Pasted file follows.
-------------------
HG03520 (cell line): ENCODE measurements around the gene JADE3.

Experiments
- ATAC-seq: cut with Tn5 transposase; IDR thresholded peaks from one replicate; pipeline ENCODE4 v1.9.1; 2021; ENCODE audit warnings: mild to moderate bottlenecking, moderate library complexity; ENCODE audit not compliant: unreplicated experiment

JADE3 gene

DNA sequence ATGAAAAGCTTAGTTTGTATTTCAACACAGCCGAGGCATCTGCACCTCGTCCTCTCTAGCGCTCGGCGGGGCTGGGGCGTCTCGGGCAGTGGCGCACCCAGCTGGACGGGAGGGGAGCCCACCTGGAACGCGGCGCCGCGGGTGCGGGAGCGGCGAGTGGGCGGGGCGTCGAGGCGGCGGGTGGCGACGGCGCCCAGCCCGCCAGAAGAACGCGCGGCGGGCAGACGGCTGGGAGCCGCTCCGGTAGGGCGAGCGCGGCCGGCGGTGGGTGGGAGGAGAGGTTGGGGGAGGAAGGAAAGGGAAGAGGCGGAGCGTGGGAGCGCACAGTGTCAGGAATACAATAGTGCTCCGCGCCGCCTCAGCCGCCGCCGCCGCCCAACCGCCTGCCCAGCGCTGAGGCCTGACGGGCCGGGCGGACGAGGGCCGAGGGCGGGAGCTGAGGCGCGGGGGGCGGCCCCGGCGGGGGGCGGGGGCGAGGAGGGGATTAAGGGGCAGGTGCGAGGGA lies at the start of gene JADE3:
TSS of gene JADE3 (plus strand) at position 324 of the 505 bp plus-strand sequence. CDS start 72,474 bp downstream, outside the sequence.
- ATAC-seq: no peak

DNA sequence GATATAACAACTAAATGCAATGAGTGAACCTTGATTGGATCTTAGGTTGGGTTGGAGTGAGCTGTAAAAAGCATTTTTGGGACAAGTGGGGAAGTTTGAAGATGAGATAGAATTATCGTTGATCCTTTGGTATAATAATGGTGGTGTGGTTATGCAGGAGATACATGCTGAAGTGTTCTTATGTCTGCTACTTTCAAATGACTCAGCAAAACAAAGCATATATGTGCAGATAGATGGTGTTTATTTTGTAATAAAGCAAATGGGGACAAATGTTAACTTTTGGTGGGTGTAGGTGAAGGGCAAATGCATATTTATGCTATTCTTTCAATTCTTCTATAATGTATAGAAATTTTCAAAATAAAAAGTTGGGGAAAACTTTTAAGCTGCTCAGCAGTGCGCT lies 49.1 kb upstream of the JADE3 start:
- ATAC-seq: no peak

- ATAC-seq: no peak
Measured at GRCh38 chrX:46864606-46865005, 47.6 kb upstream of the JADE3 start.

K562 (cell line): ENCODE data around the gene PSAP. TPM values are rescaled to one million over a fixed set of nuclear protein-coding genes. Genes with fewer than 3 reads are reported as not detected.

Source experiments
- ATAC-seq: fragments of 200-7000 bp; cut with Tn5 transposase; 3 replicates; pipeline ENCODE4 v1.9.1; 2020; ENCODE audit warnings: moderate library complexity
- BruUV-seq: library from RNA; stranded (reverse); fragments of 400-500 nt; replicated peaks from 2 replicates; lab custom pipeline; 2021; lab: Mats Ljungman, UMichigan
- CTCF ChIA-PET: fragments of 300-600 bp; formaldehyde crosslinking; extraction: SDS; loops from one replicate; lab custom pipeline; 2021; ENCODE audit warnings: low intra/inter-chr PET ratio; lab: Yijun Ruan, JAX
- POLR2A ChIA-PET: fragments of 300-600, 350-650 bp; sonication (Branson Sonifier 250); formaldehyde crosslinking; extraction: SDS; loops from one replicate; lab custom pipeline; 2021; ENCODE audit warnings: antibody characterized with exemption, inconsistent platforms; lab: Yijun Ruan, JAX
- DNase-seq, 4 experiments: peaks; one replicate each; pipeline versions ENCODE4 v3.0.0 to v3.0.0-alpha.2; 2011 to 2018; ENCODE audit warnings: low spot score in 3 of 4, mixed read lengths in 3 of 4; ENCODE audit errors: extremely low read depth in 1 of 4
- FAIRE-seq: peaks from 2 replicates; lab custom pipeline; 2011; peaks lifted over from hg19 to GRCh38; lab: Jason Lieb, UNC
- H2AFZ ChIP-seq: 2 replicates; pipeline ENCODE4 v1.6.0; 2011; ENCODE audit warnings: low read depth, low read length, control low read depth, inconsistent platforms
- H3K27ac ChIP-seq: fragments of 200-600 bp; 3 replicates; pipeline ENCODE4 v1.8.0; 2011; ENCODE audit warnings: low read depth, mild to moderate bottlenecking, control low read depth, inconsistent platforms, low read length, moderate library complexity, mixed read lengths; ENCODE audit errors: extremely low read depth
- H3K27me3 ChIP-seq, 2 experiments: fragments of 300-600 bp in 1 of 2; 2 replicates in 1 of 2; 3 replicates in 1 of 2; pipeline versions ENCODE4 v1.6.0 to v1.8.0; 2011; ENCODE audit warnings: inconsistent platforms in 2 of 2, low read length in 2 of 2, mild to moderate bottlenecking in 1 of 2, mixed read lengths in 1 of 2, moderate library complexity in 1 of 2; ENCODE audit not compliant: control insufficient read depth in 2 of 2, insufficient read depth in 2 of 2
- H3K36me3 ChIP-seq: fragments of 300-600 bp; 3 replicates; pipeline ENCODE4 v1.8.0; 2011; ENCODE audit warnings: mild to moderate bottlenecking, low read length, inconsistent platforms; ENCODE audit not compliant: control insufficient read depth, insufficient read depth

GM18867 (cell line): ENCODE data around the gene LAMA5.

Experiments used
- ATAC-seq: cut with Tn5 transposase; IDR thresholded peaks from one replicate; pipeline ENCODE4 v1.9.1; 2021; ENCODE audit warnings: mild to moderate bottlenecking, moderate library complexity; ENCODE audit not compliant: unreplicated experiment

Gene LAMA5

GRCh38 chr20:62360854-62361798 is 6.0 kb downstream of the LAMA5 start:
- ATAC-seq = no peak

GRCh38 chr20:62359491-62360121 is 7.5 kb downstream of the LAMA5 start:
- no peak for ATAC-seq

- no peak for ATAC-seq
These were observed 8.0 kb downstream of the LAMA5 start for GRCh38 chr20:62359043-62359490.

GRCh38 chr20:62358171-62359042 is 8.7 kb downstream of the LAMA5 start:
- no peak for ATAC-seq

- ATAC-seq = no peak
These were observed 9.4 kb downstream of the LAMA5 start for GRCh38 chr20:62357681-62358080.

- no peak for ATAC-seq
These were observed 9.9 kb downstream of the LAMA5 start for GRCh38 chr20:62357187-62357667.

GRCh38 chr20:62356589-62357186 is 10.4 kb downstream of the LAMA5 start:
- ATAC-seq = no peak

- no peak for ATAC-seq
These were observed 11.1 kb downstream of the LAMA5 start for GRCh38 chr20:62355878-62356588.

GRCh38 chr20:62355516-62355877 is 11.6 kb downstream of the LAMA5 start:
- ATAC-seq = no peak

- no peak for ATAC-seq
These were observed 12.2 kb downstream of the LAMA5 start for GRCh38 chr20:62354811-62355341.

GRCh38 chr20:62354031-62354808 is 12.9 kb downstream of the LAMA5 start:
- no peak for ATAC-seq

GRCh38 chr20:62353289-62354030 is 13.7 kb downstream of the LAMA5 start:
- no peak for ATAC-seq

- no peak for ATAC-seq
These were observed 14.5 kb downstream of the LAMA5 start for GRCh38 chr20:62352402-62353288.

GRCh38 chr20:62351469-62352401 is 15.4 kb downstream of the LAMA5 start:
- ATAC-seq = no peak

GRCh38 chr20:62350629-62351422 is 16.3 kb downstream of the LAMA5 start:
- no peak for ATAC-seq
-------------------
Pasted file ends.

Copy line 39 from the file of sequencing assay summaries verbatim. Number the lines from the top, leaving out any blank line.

These were observed 9.9 kb downstream of the LAMA5 start for GRCh38 chr20:62357187-62357667.